Reductionduction, What’s Your Function?

Disclaimer:  In no way do I claim to have experience, nor even aptitude, for using heat and ingredients to effect a comestible (refer to my brief bio on this site).  Proceed at your own risk.

Despite my growing collection of cookbooks, including a drink mix guide I picked up at an estate sale for only a dollar,  I really don’t cook often, much less from one of the tomes.  Mostly, I look at the pretty pictures, and question whether or not I could lay my hands on some of the more remote ingredients, like sumac, or, umm, most of the ingredients in my Japanese cookbooks.

So imagine my surprise when I found myself in front of the stove earlier this evening, making a reduction! No cookbook, no Recipe dot com,  no memory of even watching a video of a reduction, or even ever tasting a reduction.

Look Ma – no hands!

I’ve become emboldened (and challenged) by my fellow E-Ho’s to just jump into the fray, consequences be damned, and get over my perfectionist butt.  So what if it turns out weird?  So what if no one tops crinkle cut fries with a reduction? If it tastes good, then it must BE good.

I had decided to make tilapia and fries for dinner for myself and my mom, and it was a very last minute decision.  I was going to bake the fish, but at the very last minute was seized with a longing for something fried.  I had already decided to bake the fries so they would be softer for my mom to chew, so a fish fry it ’twas.

As I assembled the ingredients and popped the fries into the oven to bake,  I remembered going to The Wine Bar with Falquan, about a hundred years ago, and sharing a delicious plate of their “Wino Fries”.  I also remembered a recent visit to Claddagh’s and dousing large plank fries with malt vinegar.  I then looked over at a bowl of tiny teardrop shaped yellow tomatoes I picked up from Tucker’s Farm just down the street a few days ago, and my brain began to whirl…

What if I smooshed up these delectable low-acid tomatoes

...and added some balsamic vinegar


...and, like, cooked it?


Apparently when one does that, one gets a reduction.  REDUCTO!

This is actually how I reduced my sauce

Whilst my spellwork was running in the background, I had fish to fry.  Some lovely multi-colored organic eggs to coat the filets was in order

Let's use the celadon colored one, shall we?

Followed by a generous coating of bread crumbs, cornmeal, and French’s Fried Onions

Naked fishy needs a coat

And into a cast iron skillet filled with sizzling hot oil.  I didn’t use a thermometer, and I’ve never tried to fry anything in this skillet.  Just went with my vestigial instinct on this one.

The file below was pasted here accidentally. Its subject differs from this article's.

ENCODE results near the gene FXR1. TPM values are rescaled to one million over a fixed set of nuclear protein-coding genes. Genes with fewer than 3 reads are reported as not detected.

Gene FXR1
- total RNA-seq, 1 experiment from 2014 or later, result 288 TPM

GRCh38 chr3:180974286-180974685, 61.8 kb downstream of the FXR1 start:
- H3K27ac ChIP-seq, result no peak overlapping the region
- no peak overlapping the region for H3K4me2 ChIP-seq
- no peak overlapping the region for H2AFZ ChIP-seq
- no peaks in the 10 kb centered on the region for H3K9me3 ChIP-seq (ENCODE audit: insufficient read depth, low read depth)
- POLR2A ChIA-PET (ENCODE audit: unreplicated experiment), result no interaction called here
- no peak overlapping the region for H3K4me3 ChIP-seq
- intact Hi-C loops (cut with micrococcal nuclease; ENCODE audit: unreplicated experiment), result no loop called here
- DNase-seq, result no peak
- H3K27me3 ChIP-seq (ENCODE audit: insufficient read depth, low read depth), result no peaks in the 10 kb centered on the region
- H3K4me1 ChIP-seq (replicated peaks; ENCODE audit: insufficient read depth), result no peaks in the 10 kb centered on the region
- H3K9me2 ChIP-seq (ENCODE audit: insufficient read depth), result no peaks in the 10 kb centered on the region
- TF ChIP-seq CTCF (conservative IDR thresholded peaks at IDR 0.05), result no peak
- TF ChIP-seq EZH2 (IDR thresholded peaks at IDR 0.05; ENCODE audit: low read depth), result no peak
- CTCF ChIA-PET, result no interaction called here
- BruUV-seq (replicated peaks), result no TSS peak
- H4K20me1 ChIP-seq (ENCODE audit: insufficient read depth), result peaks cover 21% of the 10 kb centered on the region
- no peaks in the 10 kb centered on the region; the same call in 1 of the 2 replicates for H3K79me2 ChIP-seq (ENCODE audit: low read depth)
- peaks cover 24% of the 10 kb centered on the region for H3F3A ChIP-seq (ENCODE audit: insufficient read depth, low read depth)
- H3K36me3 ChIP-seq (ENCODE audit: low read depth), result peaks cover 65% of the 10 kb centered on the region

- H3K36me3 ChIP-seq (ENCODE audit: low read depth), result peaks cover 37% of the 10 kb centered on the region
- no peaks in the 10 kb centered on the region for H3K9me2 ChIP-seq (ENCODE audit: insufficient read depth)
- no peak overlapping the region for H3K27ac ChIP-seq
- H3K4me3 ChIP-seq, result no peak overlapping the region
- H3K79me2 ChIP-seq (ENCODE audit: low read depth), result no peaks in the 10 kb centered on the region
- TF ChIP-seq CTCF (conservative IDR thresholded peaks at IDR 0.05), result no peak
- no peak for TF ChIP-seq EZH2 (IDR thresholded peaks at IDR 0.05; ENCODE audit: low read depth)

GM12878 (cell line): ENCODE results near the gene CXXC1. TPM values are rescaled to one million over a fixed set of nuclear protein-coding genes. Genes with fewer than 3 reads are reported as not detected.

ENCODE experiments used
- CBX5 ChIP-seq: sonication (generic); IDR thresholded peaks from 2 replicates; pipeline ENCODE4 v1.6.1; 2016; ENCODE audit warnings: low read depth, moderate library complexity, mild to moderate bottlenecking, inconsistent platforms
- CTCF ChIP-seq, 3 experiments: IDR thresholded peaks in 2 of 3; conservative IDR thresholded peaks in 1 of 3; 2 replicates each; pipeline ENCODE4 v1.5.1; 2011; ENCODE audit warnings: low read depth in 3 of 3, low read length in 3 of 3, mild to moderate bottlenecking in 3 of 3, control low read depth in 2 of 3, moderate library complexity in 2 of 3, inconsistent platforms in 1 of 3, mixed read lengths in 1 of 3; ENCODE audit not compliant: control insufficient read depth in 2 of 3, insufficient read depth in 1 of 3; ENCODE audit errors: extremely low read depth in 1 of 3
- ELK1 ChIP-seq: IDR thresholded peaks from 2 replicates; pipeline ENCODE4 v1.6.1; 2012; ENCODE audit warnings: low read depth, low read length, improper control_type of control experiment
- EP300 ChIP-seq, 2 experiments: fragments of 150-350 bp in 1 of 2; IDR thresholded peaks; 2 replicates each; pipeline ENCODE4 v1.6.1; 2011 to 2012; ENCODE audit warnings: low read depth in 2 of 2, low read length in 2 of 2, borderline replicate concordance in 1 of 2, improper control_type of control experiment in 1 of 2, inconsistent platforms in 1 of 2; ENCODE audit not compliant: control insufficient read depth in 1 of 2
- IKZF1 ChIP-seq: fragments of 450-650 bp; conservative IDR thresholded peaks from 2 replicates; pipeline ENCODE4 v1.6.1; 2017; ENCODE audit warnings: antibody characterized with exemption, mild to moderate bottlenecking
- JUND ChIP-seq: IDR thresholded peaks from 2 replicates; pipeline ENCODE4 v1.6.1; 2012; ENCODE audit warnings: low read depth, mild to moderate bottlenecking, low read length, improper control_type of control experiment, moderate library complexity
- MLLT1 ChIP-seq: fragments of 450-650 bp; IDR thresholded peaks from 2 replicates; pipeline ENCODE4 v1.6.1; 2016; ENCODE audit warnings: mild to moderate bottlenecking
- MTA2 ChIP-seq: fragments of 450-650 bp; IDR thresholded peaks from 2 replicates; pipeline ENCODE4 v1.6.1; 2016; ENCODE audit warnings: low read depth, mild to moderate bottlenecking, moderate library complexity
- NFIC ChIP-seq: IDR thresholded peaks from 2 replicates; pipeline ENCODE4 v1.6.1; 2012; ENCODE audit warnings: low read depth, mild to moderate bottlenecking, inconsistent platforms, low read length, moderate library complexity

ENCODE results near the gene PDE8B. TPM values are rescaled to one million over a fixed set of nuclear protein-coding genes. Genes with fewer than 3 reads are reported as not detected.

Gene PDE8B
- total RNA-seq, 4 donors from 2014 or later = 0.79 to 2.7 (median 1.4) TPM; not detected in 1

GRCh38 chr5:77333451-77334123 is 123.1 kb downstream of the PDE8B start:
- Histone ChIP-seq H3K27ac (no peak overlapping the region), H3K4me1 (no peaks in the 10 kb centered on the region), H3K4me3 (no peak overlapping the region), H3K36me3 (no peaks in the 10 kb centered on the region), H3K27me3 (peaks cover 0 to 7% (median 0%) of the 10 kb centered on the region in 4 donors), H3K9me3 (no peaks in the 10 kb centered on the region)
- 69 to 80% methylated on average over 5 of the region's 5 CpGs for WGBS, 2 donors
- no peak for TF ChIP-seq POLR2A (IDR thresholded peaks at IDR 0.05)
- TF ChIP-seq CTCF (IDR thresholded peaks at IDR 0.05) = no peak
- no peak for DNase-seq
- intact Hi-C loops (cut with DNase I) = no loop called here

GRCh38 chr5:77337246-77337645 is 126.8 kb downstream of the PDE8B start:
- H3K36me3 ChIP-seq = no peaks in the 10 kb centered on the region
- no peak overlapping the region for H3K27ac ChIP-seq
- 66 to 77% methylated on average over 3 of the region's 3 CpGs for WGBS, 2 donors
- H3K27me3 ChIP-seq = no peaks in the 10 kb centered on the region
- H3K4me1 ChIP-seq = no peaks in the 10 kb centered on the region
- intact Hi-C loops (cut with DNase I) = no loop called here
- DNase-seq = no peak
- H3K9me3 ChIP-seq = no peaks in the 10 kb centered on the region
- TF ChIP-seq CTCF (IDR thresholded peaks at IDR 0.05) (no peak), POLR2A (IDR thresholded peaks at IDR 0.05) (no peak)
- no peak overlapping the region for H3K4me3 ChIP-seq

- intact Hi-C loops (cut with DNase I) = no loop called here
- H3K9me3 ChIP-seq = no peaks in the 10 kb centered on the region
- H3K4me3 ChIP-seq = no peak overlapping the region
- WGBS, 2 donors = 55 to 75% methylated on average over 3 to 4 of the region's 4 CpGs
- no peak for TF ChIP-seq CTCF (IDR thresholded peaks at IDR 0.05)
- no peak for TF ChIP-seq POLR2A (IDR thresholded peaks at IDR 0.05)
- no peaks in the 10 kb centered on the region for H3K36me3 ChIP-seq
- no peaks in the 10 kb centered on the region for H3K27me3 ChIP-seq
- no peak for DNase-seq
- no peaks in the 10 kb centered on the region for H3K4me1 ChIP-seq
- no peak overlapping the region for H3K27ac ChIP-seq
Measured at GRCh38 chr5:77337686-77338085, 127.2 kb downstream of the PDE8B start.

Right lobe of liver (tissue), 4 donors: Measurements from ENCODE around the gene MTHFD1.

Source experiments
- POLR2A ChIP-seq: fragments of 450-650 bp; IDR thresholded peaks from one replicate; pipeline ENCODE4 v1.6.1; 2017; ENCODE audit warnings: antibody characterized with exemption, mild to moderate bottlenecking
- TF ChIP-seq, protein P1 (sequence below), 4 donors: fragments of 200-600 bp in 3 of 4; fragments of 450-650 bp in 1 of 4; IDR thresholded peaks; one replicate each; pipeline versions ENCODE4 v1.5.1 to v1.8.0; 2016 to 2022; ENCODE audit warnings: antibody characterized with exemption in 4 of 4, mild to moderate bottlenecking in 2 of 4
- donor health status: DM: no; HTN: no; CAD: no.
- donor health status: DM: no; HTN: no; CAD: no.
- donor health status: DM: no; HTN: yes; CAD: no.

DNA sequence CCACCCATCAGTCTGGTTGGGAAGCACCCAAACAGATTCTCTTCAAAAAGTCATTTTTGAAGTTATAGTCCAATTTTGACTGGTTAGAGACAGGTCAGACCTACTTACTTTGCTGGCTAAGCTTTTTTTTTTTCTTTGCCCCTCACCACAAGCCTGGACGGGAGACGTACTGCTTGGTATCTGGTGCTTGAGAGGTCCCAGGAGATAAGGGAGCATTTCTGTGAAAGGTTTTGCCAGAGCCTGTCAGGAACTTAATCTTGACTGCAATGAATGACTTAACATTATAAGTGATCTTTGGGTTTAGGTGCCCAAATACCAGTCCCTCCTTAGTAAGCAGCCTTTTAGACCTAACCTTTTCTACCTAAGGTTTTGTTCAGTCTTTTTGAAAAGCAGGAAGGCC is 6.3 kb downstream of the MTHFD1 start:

First one in wins the prize!

You know, those tilapia fillets are small.  I’m just gonna go ahead and cook all six, in two batches.

Ouch. I was splattered. Oh well, battle scar.


Obligatory kitchen gadget plug. Didn't need the spider for this shallow pan, so went back to the tongs.

Finally all the little fishies in the kitchen were fried up and waiting to be devoured

Still sizzlin' after all these seconds


Wow.  I’ve never fried fish so well before in my life.  I’ll never use anything other than a cast iron skillet again, cross my heart! (Didn’t take pics of me pulling pieces off and shoving them in my maw before I even plated it up, lol.)

……oh, yeah, I haz a reduktion.  Let me show you it now, on mah fries.

Reduction in place, eating commencing


I’d love to tell you I prepared a delicious cucumber and tomato salad as a side to this fry fest, but it ‘twould taste of a lie.

I ate five of six fillets.

…and it was good.



4 comments to Reductionduction, What’s Your Function?

  • princesszyrtec

    I’ll go ahead and leave the first comment, mostly because I’m too damn lazy to log back in and edit my post.

    The reduction was probably a bit thicker than it should have been — whether that was from cooking too long or adding the tomatoes, I don’t know. However, the taste was fantastic. The first acidic tang of vinegar was almost immediately followed by and subdued by a sweet yet earthy “winey” taste, yet it didn’t overpower the comforting taste of the french fry. I’m glad I baked the fry, because if I had fried it, the texture and taste would not have married as well with my REDUCTION! topping. As it was, the light, fluffy texture of the fry with the sticky, tangy reduction made for a very satisfying “stick to your palate” mouthfeel.

    I’m aware I’m not the first person to make a reduction, and whether I did it correctly or not doesn’t really matter to me. I’m just tickled I made something “snooty” completely on the fly.

  • That tilapia looks amazing; it’s becoming my favorite fish in the versatility it provides.

    Surprised that the vinegar was not overpowering. My experience with balsamic redux is that it longs to be reduced with something sugary or else it really hits you with the tang (that means two things!). Or, at least combined later with something else. Tomatoes I wouldn’t have expected to be able to provide enough sweetness considering their insides tend to eat away at the skin of my fingers when I cut a ludicrous amount of them.

    Also, public service announcement for those of us not living where actual sumac is, there’s a good chance the stuff in your back yard is the poison variety. Don’t put in your moneymaker and shake onto your fries.

    Or do. I hear an itchy moneymaker is all the rage these days.

    • princesszyrtec

      That’s what was so great about those little yellow tomatoes. They are low-acid, and sweeeet. I had been just eating them like candy out of the bowl for the prior two days. Mmmmmm. So sweet.

      They were shaped like teardrops. Perhaps they were teardrops of angel kittens, or unicorns? I imagine those are pretty sweet.

      …not itchy, but it’ll make you move!

  • Amon-Rukh

    If it tastes good, it IS good!

    Also: itchy moneymaker.

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